Article

Mammalian base excision repair by DNA polymerases delta and epsilon.

Institut für Veterinärbiochemie, Universität Zürich, Switzerland.
Oncogene (Impact Factor: 8.56). 09/1998; 17(7):835-43. DOI: 10.1038/sj.onc.1202001
Source: PubMed

ABSTRACT Two distinct pathways for completion of base excision repair (BER) have been discovered in eukaryotes: the DNA polymerase beta (Pol beta)-dependent short-patch pathway that involves the replacement of a single nucleotide and the long-patch pathway that entails the resynthesis of 2-6 nucleotides and requires PCNA. We have used cell extracts from Pol beta-deleted mouse fibroblasts to separate subfractions containing either Pol delta or Pol epsilon. These fractions were then tested for their ability to perform both short- and long-patch BER in an in vitro repair assay, using a circular DNA template, containing a single abasic site at a defined position. Remarkably, both Pol delta and Pol epsilon were able to replace a single nucleotide at the lesion site, but the repair reaction is delayed compared to single nucleotide replacement by Pol beta. Furthermore, our observations indicated, that either Pol delta and/or Pol epsilon participate in the long-patch BER. PCNA and RF-C, but not RP-A are required for this process. Our data show for the first time that Pol delta and/or Pol epsilon are directly involved in the long-patch BER of abasic sites and might function as back-up system for Pol beta in one-gap filling reactions.

0 Bookmarks
 · 
71 Views
  • Source
    [Show abstract] [Hide abstract]
    ABSTRACT: Base excision repair (BER) is initiated by a DNA glycosylase and is completed by alternative routes, one of which requires proliferating cell nuclear antigen (PCNA) and other proteins also involved in DNA replication. We report that the major nuclear uracil-DNA glycosylase (UNG2) increases in S phase, during which it co-localizes with incorporated BrdUrd in replication foci. Uracil is rapidly removed from replicatively incorporated dUMP residues in isolated nuclei. Neutralizing antibodies to UNG2 inhibit this removal, indicating that UNG2 is the major uracil-DNA glycosylase responsible. PCNA and replication protein A (RPA) co-localize with UNG2 in replication foci, and a direct molecular interaction of UNG2 with PCNA (one binding site) and RPA (two binding sites) was demonstrated using two-hybrid assays, a peptide SPOT assay and enzyme-linked immunosorbent assays. These results demonstrate rapid post-replicative removal of incorporated uracil by UNG2 and indicate the formation of a BER complex that contains UNG2, RPA and PCNA close to the replication fork.
    The EMBO Journal 08/1999; 18(13):3834-44. · 9.82 Impact Factor
  • [Show abstract] [Hide abstract]
    ABSTRACT: DNA polymerase δ (Pol δ4) is a heterotetrameric enzyme, whose p12 subunit is degraded in response to DNA damage, leaving behind a trimer (Pol δ3) with altered enzymatic characteristics that participates in gap filling during DNA repair. We demonstrate that CRL4Cdt2, a key regulator of cell cycle progression that targets replication licensing factors, also targets the p12 subunit of Pol δ4 in response to DNA damage and on entry into S phase. Evidence for the involvement of CRL4Cdt2 included demonstration that p12 possesses a PIP-degron, and that knockdown of the components of the CRL4Cdt2 complex inhibited the degradation of p12 in response to DNA damage. Analysis of p12 levels in synchronized cell populations showed that p12 is partially degraded in S phase, and that this is affected by knockdowns of CUL4A or CUL4B. Laser scanning cytometry of p12 and a mutant resistant to degradation showed that the reduction in p12 levels during S phase was prevented. Thus, CRL4Cdt2 also regulates the subunit composition of Pol δ during the cell cycle. These studies reveal a novel function of CRL4Cdt2, that of the direct regulation of DNA polymerase δ, adding to its known functions in the regulation of the licensing of replication origins and expanding the scope of its overall control of DNA replication. The formation of Pol δ3 in S phase as a normal aspect of cell cycle progression leads to the novel implications that it is involved in DNA replication as well as DNA repair.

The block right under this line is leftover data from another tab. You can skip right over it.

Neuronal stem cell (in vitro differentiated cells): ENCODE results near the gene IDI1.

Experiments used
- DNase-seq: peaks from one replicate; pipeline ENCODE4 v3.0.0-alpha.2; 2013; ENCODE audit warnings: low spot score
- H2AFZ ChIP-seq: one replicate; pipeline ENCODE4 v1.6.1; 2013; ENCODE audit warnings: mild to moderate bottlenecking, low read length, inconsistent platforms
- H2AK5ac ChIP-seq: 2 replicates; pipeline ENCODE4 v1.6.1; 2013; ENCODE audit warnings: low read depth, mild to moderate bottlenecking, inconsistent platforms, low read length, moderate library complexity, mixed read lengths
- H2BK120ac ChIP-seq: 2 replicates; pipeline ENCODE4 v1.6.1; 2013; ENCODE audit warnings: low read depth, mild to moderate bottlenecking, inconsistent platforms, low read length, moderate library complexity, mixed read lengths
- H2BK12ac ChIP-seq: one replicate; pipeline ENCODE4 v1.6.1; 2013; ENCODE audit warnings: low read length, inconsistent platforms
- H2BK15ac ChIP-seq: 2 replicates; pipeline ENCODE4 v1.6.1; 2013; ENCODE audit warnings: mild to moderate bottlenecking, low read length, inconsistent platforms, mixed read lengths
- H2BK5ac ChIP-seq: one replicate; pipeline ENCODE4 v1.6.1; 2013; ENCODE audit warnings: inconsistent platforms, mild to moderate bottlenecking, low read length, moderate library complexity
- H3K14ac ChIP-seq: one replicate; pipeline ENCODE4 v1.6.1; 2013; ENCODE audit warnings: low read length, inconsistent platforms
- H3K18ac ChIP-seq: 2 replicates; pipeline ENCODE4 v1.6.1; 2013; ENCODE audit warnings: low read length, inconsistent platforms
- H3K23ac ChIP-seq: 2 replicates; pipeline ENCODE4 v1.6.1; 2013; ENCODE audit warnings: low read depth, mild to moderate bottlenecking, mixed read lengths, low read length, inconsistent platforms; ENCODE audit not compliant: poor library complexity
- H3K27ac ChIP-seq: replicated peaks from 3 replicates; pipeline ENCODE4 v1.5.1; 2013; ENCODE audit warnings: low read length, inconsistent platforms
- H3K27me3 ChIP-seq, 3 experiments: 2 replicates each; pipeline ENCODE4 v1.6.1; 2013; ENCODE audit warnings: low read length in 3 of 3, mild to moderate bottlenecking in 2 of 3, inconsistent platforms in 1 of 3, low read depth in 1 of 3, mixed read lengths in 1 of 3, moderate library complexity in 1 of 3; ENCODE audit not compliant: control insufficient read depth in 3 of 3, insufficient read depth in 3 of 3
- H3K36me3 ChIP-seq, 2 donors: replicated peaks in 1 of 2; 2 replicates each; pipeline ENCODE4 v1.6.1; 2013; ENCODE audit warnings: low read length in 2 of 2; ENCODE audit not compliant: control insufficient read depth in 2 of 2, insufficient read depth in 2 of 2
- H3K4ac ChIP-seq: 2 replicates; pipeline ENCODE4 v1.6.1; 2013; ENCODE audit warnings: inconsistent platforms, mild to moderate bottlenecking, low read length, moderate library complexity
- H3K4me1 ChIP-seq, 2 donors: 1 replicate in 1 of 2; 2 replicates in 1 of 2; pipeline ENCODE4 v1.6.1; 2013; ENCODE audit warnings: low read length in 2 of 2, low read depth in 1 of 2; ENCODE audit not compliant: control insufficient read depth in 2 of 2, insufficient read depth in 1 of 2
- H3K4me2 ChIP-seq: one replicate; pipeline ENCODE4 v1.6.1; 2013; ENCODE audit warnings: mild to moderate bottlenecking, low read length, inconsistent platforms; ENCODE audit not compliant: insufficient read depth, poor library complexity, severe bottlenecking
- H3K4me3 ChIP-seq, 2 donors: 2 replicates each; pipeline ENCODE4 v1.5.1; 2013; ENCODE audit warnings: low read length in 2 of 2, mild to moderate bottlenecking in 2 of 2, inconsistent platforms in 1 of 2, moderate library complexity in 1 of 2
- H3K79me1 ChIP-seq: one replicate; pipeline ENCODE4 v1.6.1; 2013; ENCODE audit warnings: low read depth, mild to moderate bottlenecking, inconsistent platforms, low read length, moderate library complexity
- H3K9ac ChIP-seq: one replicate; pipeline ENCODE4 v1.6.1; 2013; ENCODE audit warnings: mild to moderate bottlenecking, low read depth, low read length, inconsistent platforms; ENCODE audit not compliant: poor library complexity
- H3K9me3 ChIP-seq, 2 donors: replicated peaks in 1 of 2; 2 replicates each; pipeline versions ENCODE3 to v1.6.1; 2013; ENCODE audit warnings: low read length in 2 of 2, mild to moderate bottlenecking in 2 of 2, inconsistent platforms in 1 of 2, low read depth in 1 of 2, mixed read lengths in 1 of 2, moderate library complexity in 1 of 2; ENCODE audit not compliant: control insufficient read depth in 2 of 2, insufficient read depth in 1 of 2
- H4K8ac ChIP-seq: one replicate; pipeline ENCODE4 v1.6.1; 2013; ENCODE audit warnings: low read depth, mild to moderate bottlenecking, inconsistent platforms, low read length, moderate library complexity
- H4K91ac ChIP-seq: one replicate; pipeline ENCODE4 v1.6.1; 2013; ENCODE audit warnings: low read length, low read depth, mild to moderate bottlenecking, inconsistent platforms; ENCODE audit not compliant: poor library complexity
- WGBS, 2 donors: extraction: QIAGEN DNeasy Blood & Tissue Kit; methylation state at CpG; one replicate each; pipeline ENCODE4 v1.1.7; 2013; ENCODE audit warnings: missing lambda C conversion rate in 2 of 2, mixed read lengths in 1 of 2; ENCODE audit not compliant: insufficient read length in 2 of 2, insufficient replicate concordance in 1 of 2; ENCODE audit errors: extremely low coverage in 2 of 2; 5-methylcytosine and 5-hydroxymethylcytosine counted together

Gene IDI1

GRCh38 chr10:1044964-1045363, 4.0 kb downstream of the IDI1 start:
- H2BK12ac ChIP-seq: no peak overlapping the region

Journal of Biological Chemistry 08/2013; · 4.65 Impact Factor
  • Source
    [Show abstract] [Hide abstract]
    ABSTRACT: Hydrolytic deamination of DNA cytosine residues results in U/G mispairs, pre-mutagenic lesions threatening long-term genetic stability. Hence, DNA uracil repair is ubiquitous throughout all extant life forms and base excision repair, triggered by a uracil DNA glycosylase (UDG), is the mechanistic paradigm adopted, as it seems, by all bacteria and eukaryotes and a large fraction of archaea. However, members of the UDG superfamily of enzymes are absent from the extremely thermophilic archaeon Methanothermobacter thermautotrophicus DeltaH. This organism, as a hitherto unique case, initiates repair by direct strand incision next to the DNA-U residue, a reaction catalyzed by the DNA uridine endonuclease Mth212, an ExoIII homologue. To elucidate the detailed mechanism, in particular to identify the molecular partners contributing to this repair process, we reconstituted DNA uracil repair in vitro from only four purified enzymes of M. thermautotrophicus DeltaH. After incision at the 5'-side of a 2'-d-uridine residue by Mth212 DNA polymerase B (mthPolB) is able to take over the 3'-OH terminus and carry out repair synthesis generating a 5'-flap structure that is resolved by mthFEN, a 5'-flap endonuclease. Finally, DNA ligase seals the resulting nick. This defines mechanism and minimal enzymatic requirements of DNA-U repair in this organism.
    DNA repair 04/2010; 9(4):438-47. · 4.20 Impact Factor

Full-text

View
61 Downloads
Available from
May 23, 2014